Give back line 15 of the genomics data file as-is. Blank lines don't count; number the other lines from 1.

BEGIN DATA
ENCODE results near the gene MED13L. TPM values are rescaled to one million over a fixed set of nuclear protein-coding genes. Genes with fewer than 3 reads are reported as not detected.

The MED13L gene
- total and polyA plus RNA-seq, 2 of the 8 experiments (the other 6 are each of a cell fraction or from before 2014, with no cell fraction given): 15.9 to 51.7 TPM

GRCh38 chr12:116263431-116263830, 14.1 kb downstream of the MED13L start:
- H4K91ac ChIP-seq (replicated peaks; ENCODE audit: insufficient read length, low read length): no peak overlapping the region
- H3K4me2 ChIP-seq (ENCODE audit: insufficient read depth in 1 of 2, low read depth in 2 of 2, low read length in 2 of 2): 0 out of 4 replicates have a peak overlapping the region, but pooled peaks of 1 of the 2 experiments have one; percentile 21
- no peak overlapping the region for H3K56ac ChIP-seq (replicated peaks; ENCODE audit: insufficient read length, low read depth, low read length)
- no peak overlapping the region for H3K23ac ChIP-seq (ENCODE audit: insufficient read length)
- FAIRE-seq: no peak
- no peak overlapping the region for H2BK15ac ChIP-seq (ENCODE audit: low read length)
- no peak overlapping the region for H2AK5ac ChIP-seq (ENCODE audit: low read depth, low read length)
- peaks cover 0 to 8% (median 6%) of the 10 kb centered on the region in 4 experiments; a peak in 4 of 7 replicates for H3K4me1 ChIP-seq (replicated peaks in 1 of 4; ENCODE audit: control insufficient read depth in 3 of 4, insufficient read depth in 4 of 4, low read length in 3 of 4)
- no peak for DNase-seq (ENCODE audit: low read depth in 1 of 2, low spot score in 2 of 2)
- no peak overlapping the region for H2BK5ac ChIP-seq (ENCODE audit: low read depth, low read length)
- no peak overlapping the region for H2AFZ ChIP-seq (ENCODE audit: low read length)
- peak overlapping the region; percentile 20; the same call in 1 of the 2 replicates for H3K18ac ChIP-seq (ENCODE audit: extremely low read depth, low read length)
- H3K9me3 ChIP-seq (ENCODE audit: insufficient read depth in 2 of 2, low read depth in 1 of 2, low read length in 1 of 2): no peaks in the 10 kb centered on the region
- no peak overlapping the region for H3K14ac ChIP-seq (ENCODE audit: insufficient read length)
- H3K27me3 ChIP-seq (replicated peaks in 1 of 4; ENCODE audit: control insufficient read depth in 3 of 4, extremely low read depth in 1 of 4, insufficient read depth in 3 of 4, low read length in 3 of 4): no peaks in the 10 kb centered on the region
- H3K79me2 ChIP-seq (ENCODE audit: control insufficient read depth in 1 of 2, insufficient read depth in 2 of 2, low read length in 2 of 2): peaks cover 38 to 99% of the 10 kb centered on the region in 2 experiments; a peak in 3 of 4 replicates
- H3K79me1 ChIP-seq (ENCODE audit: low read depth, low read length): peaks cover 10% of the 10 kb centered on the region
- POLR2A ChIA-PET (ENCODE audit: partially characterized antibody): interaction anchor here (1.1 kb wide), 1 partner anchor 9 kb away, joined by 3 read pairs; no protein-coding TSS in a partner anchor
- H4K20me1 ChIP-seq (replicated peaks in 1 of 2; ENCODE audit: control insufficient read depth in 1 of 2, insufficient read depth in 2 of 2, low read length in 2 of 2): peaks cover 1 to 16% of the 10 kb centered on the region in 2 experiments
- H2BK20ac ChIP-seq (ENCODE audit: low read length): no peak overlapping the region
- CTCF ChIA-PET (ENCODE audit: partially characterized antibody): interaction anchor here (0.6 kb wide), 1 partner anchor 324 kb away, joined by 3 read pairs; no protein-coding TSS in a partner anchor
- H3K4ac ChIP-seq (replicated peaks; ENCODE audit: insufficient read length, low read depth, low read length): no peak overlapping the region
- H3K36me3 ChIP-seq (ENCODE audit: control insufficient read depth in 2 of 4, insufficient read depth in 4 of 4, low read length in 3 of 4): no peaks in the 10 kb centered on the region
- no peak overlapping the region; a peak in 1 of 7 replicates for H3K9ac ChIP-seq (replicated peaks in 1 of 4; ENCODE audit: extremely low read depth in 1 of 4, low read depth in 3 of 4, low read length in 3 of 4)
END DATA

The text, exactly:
- no peak overlapping the region for H2AFZ ChIP-seq (ENCODE audit: low read length)